I’m back to spelt. I’ve made several recipes from other books that used spelt, and I’ve been pretty successful. Spelt is closely related to wheat, but many people find it milder and sweeter than whole wheat flour. You can substitute spelt flour for whole wheat or all-purpose flour in most recipes with no problems. However, spelt tends to soak up liquid more readily than whole wheat or all-purpose flour, so you may find yourself adding a bit more liquid than you normally would. This is a good flour to start out with if you are curious about baking with whole grain flours.
This is a pretty simple lean yeast dough recipe. It uses a mixture of spelt and all-purpose flour, kosher salt, olive oil and water. The magic of focaccia comes from the toppings you use as well as liberally drenching the dough with olive oil right before baking it. I used finely chopped rosemary and kosher salt as my toppings, and we ate the focaccia with soup.
The bread was light and springy, with a slight chew. It didn’t have much flavor outside the topping, but that’s to be expected with focaccia. We ate half of a pan for dinner, then reheated the rest for lunch the next day. The leftovers were a little dry and the crust wasn’t quite as crispy as it had been, but overall, it was still pretty good.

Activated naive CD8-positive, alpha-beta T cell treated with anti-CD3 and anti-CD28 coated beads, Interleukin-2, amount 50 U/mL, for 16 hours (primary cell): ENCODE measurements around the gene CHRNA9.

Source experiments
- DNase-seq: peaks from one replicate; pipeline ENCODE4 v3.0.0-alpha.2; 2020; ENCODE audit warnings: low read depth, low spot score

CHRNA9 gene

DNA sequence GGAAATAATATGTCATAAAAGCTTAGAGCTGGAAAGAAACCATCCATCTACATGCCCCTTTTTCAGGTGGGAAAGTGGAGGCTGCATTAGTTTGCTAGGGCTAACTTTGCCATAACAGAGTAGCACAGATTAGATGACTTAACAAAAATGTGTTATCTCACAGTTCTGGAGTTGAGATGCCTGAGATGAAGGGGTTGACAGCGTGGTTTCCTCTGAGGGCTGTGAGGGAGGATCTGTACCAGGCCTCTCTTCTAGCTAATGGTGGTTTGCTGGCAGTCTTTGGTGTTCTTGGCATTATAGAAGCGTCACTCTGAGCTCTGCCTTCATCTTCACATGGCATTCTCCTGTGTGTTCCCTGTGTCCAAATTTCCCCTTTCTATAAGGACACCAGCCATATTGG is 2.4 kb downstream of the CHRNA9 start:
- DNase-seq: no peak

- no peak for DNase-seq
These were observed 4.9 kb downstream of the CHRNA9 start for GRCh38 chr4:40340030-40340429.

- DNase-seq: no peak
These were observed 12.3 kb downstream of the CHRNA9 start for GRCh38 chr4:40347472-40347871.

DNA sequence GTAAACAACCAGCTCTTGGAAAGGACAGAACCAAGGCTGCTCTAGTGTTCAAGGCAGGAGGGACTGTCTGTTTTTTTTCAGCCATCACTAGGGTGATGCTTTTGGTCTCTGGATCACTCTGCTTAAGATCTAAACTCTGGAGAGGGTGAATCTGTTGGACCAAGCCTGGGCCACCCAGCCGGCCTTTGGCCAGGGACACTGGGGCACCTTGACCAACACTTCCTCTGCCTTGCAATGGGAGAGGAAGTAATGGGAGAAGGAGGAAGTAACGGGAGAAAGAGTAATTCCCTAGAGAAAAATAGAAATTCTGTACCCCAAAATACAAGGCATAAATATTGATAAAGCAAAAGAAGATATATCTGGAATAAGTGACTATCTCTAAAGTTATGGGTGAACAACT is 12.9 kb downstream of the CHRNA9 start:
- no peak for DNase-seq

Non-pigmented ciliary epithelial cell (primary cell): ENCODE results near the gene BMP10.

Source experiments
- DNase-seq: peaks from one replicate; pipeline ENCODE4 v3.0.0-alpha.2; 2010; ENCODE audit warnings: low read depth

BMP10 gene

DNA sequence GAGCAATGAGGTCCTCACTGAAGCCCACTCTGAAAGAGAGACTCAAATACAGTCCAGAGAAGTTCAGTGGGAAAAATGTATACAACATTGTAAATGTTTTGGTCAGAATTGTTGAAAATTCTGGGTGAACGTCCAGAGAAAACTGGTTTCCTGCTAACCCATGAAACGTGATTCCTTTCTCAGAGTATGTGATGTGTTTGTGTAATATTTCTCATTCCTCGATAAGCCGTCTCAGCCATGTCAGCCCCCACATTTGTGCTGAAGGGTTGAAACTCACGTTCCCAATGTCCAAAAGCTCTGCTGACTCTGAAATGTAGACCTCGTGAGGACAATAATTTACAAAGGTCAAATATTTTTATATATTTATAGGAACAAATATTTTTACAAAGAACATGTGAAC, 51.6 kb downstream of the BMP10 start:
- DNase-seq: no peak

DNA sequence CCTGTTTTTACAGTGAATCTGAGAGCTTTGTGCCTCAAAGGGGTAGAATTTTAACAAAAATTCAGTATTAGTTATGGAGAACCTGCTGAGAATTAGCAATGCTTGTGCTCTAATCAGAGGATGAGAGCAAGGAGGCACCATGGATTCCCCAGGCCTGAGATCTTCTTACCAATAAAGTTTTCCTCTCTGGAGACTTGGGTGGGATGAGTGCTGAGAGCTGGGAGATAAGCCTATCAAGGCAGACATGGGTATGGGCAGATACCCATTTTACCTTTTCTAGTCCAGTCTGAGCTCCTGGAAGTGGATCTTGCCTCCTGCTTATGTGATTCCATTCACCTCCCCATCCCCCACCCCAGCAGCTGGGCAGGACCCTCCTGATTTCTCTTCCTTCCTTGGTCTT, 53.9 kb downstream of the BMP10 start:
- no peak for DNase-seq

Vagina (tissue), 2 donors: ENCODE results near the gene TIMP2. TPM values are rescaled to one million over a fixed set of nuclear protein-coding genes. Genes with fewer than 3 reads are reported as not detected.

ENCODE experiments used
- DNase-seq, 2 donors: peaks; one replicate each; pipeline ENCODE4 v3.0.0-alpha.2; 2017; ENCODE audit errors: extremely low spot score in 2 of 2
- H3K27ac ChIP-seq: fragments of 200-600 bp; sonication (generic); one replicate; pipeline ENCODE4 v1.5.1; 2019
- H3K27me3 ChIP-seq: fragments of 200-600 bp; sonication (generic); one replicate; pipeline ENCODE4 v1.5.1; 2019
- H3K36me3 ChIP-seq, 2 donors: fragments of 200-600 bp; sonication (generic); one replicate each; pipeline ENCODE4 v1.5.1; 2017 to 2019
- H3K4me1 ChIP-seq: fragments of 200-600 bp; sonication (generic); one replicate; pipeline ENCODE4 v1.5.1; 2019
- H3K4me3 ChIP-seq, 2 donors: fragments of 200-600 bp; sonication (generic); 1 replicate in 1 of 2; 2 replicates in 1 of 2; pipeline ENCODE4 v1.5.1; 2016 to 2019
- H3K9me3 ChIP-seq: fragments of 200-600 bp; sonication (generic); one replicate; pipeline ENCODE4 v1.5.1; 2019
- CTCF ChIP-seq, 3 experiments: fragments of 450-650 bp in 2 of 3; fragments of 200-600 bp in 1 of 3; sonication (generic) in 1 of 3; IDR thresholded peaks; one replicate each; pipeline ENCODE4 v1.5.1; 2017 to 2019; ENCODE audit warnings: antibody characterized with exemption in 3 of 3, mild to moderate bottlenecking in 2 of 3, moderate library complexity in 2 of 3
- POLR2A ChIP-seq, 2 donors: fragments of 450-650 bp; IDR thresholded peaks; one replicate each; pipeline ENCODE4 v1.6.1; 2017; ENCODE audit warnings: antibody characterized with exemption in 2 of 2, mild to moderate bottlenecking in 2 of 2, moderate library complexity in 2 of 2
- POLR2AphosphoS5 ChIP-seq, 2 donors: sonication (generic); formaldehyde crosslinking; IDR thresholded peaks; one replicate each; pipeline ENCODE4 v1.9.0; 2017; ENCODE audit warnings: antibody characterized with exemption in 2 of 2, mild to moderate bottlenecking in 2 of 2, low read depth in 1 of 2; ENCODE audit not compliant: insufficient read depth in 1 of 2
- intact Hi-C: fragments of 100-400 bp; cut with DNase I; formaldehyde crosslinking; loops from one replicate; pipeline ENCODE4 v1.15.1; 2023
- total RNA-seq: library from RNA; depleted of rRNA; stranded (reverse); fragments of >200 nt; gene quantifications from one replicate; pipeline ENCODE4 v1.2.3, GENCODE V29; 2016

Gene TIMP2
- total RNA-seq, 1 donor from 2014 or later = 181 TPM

Boyce says to make either one big cookie sheet of focaccia or three nine-inch pans of focaccia. When I divided the dough into three portions, the resulting focaccia was too thin and the edges were pretty dry. I’d suggest dividing the dough in half instead. I did this the second time I made the focaccia and it was much better.
I have a minor annoyance with the yeast-based recipes in this book. Boyce calls for yeast amounts by package. I buy jars of yeast, so every time I make one of her yeast-based recipes, I have to translate that “package” measurement into teaspoons. As I said, minor yet annoying.